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Wed December 19, 2012
Woody White, Part I: The Berger Problem
When New Hanover County Board Chairman Woody White took office December 3rd, he had a slew of issues he planned to address as a new community leader.
The County’s history with embattled Commissioner Brian Berger was not a surprise to White, but the speed with which it took center stage was.
White talked with WHQR’s Rachel Lewis Hilburn at his Wilmington law office about some major issues facing the County – including elementary school safety. In this first interview excerpt in a series, White explores where the Board stands on the Berger problem.
New Hanover County Commissioner Brian Berger was arrested early yesterday morning for driving while impaired. He was released on an $800 unsecured bond with a January 16th court date. County Commission Chair Woody White acknowledges the importance of letting the judicial process unfold and remembering that Berger is innocent until proven guilty.
"But Rachel, what we do know is that there has been an accumulation of personal instances over the last two years with him. It’s not just one thing. It’s not what happened last night or whether he’s innocent or guilty of that. It’s a whole laundry list of distractions.”
That’s a problem, says White, because the County is facing a host of more important and complex issues – such as what to do with its solid waste, city / county relations, the budget, and a new examination of elementary school safety.
"It distracts us from those real policy discussions to ‘What was Commissioner Berger doing last night at 2:00?’. What are you going to do now?... It’s very frustrating.”
White says he has plenty of empathy for Berger’s difficult times. Many of White's clients come to him precisely because they’re in crisis.
“But he’s not just a private citizen. He’s a public official. And it’s evident he cannot conform his behavior within the boundaries of the law. Regardless of his innocence or guilt, he was arrested. There was probable cause found.”
One year ago, county commissioners learned that they had no legal means of removing Berger from office. So then-Chairman Jonathan Barfield and a phalanx of fellow commissioners stood before the news media and called for Berger to resign. He refused.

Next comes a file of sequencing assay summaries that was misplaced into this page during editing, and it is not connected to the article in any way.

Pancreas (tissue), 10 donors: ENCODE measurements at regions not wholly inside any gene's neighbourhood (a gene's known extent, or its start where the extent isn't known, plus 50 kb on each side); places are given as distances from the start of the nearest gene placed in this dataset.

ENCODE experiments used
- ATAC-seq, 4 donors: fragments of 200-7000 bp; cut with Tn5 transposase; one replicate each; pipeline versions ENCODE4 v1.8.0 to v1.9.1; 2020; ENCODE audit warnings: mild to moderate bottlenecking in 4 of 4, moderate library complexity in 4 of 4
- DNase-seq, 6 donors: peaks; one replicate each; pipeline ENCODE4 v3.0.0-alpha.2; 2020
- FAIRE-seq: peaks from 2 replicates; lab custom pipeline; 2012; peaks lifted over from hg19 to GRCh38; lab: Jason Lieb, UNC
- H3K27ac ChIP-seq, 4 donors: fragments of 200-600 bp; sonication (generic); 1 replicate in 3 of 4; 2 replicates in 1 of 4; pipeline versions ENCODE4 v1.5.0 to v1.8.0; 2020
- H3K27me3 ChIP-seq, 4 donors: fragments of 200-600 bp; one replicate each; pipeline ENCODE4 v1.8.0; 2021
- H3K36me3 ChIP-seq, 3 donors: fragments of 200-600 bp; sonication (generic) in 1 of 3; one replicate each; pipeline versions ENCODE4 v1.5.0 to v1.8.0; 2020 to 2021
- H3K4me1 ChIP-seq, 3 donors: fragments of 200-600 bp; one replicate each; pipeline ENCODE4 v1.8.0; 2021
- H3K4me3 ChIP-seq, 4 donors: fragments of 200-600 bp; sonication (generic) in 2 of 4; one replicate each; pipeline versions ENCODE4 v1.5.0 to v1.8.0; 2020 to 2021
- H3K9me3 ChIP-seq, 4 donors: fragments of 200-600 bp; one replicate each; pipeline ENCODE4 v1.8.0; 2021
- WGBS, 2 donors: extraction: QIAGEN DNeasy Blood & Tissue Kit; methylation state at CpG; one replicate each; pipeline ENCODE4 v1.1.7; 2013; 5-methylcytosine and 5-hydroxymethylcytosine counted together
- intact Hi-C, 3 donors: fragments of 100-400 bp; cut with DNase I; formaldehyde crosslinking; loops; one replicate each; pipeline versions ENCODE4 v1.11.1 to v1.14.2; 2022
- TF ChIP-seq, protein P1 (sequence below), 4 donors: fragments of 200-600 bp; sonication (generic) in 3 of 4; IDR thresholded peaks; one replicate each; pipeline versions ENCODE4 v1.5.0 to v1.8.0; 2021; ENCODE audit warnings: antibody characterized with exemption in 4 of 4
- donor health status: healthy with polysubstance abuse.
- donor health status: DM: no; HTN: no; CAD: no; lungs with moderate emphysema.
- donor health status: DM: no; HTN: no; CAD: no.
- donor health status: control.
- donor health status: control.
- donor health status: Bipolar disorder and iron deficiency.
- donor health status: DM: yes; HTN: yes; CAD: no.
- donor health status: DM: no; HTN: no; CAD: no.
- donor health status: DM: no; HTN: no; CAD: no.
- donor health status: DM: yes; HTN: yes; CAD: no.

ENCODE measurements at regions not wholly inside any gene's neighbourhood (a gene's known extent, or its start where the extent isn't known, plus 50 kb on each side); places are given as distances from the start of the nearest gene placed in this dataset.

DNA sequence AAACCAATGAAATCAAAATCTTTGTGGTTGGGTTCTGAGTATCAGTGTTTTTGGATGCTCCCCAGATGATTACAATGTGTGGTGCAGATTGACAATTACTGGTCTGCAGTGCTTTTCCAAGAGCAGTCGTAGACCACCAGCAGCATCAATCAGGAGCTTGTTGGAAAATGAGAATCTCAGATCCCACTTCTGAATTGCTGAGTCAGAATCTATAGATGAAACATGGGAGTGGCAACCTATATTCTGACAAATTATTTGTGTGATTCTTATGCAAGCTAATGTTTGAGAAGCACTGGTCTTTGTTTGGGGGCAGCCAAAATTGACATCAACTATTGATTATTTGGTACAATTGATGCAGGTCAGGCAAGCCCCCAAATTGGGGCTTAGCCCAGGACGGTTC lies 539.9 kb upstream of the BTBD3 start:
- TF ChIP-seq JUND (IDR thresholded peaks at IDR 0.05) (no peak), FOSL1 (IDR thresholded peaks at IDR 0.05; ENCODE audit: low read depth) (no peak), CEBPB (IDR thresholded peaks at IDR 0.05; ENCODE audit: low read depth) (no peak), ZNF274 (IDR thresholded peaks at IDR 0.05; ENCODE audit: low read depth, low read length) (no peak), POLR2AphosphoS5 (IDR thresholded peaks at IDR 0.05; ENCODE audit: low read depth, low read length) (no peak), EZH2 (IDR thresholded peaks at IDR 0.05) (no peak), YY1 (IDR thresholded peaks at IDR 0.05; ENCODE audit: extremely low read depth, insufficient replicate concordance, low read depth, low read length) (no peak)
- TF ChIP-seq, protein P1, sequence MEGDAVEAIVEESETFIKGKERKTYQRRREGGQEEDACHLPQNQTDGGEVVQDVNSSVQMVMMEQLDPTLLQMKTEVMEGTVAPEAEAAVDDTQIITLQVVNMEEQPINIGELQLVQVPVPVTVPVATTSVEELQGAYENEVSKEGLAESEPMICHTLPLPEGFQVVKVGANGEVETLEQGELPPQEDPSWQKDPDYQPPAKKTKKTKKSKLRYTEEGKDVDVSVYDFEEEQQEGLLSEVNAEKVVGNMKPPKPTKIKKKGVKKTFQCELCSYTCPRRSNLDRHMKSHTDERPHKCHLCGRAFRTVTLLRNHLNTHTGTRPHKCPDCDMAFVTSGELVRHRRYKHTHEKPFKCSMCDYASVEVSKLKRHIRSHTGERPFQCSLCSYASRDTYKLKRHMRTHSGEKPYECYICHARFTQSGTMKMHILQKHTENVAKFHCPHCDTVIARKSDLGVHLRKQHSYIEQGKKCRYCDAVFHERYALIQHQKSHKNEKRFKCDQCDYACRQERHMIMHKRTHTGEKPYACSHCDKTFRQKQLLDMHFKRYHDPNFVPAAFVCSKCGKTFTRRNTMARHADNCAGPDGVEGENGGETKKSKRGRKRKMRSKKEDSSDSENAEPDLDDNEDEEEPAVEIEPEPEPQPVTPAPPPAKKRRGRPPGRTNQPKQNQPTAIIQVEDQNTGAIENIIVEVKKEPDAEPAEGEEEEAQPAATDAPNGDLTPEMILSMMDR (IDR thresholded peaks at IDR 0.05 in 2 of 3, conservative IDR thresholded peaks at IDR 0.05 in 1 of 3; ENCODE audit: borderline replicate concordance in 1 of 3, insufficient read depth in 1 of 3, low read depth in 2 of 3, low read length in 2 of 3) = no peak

Current Chairman White says that up to this point, he’s made every effort to engage Berger in constructive ways.
“I sent him a number of texts. I offered to meet with him on numerous occasions. I offered him six appointments. Boards. His last text to me Sunday night was – quote – I have a better use of my time.”
That was Berger’s response to an invitation to serve with newly-appointed Commissioner Thomas Wolfe on the Cape Fear Public Utility Authority Board.
“Now this, Rachel, is an authority where for two years he’s claimed corruption and cronyism… on and on and on. I gave him the opportunity to go to every one of those meetings and root that out and inform us. If, indeed, there is corruption and cronyism -- we want to know about it.”
Berger accepted an appointment on the committee for the 10-year plan to end homelessness.
Now it’s time for the Board to step back, says White, disengage, minimize Berger’s influence, and let his self-marginalization stand.
“Not out of unfairness. Not out of spite or acrimony but out of duty… because he’s disruptive to meetings. He’s distracting us from the real issues and the four of us have a duty to tackle and solve and move forward with these issues.”
With no legal alternatives open to the Board, White says Commissioners can only hope Berger sees the wisdom in stepping down.
“We’re just going to have to wait and see what the future holds. Maybe he’ll do us all a favor and focus on his personal issues and resign from public office and get the help that he needs.”